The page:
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A Ferocious Lover

■ -♦ . Frederick James Muspratt, 24, wag charged at Brighton Police Court recently with Beading to Ethe) Guest, of 12, Walpole Terrace, Brighton, a letter threatening to kill her. Mr Marshall Hall, who appeared for the prosecution, aaid the case was one of tbe moat painful of its kiud that had Iven brought before a conrt of justice. The prisoner, who was an undergraduate at Cambridge University, and was studying for the Church, was in a good position. He had been engaged to Miss Guest for some time, and then it was alleged that letters were sent by him to Miss Quest of such a character that be' mother felt compelled to make her daughter break off theengagement. The letters showed that the prisoner had allowed bis passion to overcome his sincere affections, and all hid connnnnicationß except one, which was burnt after being received, wero returned to the accused, together with the presents which he had made to M'ss Gnest. The prieonerhad followed Miss Guest's friends about from place to place, and eventually the letter complained of was received. The learned counsel added that the prisoner purchased a large army revolver, bought a book of Shakespere's plays, and ■ent a ballet through the pages of 'Othello,' and then forwarded the book to Miss Guest. The pages of the volume were also streaked with blood. It was farther alleged that he wrote letters apparently in blood to Miss Guest and another friend, but by mistake put them in wrong envelopes. As a consequence of this treatment Miss Guest went in fear of her iif c. Mrs Guest, the mother of the complainant, stated that she was a widow, and that Mies Guest was her youngest daughter, her age being 17 years. About 15 months ago the prisoner became engaged to her daughter, but it was broken off in February Ja§t. Sioce then she had received a number of letters, in one of which prisoner stated that he could not live and could not die without Ethel. He also wrote to Mica Amy, another daughter, asking hor to plead bis cause, and stating that he did not wish to bring shame or disgrace on two families by doing that which could not be undone. In cross-examination Mrs Guest said the engagement was broken off because Bhe was disgusted with the violent temper the prisoner had exhibited at her house. The Rev. Alfred Hamilton Waller, curate of Tonbridge, stated that he had been at Qaeen's College with prisoner. He received a telegram from the accused atking him to do all he could, as he was Utterly desperate. He afterwards saw Mospratt at Brighton. The latter toH him ha had planned to carry off Miss Gu^et, and had arranged all the details, but bad failed to carry it out, as one of the taen who had promised to help him was afraid of penal servitude. Prisoner gave him Rome details of his plan, and produced a pair of handcuffs and a dagger. He said he had intended to use the dagger on himself if he failed. He was going to settle a large sum of money on Mies Guest, and if this failed witness understood the prisonerwould shoot himself and Miss Guest. He said he would take a 'first-class ticket to eternity,' and if he could not h.-ive Miss Gaest alivo ho would have her dead. Witness told him be thought a little penal servitude would do him good. Evidence was given as to prisoner hay ing purchased a revolver. A number of witnesses were called, iscludinga brother of Miss Guest, a chemist at Brtntwood, Essex, who deposed to prisoner calling on him and asking him to use his influence to have the engagement renewed. Another brother, an assistant army tutor, residing at Slough, had an interview et Brighton with the accused, who was greaiiy excited, and produced a dagger it m his pocket. He afterwards took out a revolver. The prisoner was committed for trial.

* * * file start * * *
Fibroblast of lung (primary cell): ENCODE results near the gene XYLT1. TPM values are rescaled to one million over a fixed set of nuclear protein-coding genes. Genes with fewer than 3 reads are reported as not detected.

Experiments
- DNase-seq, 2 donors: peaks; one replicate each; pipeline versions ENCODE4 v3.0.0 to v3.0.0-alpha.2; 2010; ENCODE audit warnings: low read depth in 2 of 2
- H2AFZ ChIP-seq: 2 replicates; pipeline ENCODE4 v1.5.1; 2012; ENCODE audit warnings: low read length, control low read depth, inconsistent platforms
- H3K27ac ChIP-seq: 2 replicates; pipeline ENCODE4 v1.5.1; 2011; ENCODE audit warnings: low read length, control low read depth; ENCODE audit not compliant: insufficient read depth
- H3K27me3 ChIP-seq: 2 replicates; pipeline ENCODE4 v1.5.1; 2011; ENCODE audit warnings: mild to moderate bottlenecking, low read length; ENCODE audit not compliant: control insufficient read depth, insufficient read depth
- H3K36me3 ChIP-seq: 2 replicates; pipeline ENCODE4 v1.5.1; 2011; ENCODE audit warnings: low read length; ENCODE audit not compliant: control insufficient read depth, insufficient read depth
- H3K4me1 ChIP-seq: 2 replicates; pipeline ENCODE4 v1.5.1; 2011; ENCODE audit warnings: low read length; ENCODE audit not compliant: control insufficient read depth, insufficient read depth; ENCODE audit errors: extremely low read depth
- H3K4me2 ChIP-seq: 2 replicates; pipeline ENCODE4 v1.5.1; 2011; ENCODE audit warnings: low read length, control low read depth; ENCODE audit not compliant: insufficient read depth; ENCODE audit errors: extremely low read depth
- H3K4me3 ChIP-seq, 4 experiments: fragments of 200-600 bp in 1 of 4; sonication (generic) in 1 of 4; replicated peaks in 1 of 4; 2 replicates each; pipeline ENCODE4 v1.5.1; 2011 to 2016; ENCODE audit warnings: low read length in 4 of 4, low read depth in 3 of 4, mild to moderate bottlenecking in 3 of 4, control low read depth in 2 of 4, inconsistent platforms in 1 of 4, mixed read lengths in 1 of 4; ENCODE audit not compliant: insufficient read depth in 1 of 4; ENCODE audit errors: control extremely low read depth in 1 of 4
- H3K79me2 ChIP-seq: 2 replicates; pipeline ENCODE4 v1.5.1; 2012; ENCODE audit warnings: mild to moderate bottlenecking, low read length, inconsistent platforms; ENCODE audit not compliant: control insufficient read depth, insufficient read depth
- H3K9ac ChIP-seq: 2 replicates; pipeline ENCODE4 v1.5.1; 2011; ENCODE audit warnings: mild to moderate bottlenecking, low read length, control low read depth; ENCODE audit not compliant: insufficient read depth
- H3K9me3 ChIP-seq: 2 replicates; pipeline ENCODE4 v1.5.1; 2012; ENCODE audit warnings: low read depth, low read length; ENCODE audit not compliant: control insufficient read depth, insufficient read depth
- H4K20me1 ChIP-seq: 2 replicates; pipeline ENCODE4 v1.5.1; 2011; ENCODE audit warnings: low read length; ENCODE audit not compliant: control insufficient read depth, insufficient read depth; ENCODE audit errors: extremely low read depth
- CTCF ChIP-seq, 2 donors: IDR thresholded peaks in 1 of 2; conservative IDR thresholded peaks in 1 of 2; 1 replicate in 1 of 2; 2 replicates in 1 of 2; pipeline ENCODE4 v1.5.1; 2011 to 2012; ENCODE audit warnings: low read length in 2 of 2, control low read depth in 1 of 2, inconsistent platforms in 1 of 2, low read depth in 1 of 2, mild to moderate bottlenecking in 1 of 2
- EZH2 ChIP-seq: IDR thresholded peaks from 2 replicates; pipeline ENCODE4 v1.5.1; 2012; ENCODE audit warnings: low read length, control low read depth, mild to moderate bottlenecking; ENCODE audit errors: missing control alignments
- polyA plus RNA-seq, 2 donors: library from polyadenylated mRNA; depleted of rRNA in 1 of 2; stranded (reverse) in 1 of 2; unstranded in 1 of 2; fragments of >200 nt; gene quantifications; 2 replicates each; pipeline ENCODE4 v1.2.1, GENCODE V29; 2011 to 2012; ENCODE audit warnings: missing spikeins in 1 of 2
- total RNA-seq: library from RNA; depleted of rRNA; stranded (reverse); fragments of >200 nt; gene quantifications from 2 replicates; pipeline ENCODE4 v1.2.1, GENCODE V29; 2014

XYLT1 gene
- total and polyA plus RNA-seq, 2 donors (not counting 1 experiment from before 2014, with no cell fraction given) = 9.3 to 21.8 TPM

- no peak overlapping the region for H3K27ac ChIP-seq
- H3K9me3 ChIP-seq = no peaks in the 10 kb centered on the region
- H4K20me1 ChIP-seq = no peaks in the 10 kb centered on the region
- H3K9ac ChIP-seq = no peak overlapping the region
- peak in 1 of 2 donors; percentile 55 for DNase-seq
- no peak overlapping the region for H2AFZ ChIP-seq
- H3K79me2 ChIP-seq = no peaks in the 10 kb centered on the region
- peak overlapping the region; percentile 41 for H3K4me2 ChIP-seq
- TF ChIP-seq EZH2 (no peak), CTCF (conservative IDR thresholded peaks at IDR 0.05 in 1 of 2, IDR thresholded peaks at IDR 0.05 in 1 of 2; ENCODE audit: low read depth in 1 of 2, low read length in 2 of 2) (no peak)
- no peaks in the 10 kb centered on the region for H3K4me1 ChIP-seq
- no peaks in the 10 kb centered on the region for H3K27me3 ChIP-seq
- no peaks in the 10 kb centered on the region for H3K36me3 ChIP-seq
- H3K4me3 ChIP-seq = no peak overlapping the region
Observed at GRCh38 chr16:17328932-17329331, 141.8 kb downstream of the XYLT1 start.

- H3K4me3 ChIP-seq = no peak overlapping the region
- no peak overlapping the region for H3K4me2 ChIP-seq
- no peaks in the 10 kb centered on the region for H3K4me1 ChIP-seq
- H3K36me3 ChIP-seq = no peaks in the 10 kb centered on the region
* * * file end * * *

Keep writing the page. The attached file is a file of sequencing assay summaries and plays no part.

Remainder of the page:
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A Ferocious Lover, Southland Times, Issue 11817, 18 August 1891

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A Ferocious Lover Southland Times, Issue 11817, 18 August 1891

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